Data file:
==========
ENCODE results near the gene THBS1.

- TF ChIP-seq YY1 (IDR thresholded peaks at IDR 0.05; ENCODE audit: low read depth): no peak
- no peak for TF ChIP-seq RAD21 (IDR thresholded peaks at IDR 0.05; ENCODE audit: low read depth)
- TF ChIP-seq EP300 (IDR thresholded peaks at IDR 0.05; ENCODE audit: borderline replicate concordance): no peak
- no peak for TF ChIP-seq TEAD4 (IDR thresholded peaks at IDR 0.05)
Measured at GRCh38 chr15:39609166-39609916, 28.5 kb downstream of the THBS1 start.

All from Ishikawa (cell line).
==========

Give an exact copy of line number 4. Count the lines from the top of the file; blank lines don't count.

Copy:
- TF ChIP-seq EP300 (IDR thresholded peaks at IDR 0.05; ENCODE audit: borderline replicate concordance): no peak